PHR in the News
Asylum Network volunteer Dr. Vosk discusses the role coincidence plays in keeping asylum seekers alive, his method of assessing trauma via an individual’s scars, and the difficulties people face when seeking refuge in the US, where “fearfulness and rejection of immigrants have become an accepted part of national policy.”
Sampsonia Way speaks to Dr. Eddy Ameen, a licensed professional counselor who works as a volunteer in Physicians For Human Rights’ Asylum Network program.
President Obama affirmed Tuesday that there's evidence Syrians have been attacked with chemical weapons — in particular, nerve gas. But that's not the same as proof positive. So PHR is setting up a network to get fact sheets about chemical weapons into the hands of Syrian physicians.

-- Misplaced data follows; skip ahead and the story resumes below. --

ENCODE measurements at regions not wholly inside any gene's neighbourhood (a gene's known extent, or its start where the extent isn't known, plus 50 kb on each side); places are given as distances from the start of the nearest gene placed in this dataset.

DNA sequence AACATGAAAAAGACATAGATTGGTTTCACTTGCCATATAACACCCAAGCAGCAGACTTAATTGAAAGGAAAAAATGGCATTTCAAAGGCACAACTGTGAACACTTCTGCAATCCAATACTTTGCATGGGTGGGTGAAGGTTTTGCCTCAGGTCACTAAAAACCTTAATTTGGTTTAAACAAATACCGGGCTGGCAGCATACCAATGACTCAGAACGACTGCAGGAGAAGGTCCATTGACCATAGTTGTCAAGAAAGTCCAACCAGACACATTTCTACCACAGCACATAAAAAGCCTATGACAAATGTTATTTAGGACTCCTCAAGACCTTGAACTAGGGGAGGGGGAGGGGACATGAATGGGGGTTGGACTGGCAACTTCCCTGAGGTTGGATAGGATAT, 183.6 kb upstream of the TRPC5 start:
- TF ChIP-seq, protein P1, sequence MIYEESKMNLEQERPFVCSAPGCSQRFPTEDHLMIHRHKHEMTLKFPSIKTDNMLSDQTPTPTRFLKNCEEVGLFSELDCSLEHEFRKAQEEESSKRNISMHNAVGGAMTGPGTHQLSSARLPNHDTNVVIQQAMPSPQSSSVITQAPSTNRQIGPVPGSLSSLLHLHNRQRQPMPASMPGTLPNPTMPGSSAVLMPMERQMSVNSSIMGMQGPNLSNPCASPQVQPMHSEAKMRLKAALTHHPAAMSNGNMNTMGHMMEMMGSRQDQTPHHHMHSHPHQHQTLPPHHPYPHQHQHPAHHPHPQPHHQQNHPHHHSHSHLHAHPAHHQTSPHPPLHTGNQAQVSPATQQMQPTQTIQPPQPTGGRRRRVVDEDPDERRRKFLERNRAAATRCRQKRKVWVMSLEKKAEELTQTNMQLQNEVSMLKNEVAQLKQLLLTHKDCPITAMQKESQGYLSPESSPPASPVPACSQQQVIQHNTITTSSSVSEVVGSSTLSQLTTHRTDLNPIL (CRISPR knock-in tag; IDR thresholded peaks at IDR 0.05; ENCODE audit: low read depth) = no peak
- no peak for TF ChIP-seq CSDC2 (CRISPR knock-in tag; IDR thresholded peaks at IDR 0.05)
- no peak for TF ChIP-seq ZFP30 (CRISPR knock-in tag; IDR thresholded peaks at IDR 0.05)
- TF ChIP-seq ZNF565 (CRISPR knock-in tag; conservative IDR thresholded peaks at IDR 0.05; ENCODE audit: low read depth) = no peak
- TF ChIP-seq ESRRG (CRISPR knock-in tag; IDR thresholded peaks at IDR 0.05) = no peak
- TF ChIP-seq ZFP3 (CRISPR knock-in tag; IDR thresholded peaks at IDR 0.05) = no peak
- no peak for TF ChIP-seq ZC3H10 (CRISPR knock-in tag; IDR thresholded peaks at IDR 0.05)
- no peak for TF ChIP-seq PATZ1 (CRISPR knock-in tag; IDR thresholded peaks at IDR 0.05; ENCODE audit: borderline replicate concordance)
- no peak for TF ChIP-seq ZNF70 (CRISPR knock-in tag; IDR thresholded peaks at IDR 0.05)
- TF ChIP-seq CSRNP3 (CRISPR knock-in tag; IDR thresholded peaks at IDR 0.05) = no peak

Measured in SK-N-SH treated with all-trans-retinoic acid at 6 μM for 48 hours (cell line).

Sampsonia Way is launching a series of interviews with physicians that donate their time to The Asylum Network of Physicians for Human Rights. Today we present what the organization does and some of the experiences of one of PHR’s volunteers in providing evaluations for asylum seekers.
The most important step in conclusively determining whether chemical weapons have been used is for independent experts to get prompt, unfettered access to the site of the suspected attack, according to Physicians for Human Rights, the American organization that was one of the first to document Iraq’s use of poison gas against its Kurdish population in 1988.